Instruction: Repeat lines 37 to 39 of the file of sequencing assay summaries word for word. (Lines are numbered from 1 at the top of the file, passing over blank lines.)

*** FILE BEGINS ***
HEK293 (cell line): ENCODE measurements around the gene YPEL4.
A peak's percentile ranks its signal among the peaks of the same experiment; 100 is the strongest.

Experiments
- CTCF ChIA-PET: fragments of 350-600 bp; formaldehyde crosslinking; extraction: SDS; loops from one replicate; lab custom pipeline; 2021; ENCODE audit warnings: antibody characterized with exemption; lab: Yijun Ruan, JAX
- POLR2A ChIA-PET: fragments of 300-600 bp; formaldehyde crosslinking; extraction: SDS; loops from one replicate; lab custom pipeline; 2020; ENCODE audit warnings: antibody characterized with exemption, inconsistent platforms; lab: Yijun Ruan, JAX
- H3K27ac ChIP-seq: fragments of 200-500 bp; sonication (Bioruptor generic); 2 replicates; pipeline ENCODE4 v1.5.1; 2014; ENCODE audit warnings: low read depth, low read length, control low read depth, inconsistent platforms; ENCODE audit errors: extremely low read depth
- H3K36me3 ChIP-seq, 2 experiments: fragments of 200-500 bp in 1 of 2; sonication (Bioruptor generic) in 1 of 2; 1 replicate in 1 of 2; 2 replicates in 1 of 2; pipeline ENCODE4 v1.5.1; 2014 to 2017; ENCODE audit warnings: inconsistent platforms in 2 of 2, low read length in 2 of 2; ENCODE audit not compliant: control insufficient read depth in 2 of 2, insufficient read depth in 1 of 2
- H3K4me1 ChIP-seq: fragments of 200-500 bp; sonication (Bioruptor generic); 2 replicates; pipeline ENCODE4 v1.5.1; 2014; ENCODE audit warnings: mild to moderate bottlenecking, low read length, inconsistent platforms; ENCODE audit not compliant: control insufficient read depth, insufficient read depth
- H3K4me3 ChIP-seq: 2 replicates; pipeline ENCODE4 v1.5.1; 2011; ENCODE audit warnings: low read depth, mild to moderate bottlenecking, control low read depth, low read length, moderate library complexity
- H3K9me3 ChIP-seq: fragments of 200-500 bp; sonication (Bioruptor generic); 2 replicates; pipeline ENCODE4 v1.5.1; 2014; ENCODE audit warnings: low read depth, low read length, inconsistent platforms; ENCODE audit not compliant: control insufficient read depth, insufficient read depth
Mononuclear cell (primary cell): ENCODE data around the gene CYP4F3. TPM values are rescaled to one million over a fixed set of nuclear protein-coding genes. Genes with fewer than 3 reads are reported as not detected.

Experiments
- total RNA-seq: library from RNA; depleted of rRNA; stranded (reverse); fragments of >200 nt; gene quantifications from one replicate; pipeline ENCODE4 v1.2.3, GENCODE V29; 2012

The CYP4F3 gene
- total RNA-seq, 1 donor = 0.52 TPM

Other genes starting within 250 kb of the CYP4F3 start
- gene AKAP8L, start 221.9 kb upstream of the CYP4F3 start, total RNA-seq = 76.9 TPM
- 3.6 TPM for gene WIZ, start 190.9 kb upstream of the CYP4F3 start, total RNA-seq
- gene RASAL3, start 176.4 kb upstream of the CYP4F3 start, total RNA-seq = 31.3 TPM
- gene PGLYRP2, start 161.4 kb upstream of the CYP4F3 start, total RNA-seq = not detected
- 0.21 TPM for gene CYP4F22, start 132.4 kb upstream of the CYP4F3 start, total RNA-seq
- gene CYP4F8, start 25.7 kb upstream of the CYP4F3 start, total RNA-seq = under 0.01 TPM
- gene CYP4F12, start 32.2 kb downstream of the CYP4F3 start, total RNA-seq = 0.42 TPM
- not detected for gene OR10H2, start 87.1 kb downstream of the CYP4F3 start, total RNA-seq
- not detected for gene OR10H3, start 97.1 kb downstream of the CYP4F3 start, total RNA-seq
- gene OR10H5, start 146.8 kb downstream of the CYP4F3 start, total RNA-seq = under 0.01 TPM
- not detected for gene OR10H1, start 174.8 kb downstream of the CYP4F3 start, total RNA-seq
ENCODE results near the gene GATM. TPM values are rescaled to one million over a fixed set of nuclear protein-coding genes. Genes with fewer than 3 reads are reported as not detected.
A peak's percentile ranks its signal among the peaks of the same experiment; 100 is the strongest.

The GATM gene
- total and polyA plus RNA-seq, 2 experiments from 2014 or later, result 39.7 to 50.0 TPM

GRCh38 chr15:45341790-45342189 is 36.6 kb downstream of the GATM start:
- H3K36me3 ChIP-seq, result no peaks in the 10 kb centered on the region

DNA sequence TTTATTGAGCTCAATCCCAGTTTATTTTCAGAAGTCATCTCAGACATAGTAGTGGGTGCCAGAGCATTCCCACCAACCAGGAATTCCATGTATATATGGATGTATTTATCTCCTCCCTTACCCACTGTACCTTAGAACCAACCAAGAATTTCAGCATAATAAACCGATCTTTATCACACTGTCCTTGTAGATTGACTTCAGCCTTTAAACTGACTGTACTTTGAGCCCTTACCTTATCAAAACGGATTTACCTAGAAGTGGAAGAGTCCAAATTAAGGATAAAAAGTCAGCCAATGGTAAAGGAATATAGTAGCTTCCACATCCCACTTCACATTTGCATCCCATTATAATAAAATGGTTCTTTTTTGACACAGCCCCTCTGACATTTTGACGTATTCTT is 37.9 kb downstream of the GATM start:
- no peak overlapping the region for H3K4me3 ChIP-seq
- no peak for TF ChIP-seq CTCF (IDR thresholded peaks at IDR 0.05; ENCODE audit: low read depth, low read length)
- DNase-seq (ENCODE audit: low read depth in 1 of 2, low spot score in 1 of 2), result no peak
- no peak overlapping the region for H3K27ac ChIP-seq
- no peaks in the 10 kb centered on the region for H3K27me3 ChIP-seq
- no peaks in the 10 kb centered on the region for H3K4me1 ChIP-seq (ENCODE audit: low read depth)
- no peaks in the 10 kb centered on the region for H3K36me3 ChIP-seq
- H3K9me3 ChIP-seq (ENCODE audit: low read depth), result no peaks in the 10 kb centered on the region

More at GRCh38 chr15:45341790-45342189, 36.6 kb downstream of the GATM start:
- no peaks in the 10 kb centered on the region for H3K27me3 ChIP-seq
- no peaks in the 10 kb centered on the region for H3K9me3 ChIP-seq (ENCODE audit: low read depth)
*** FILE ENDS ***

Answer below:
- DNase-seq (ENCODE audit: low read depth in 1 of 2, low spot score in 1 of 2), result no peak
- no peak overlapping the region for H3K27ac ChIP-seq
- no peaks in the 10 kb centered on the region for H3K27me3 ChIP-seq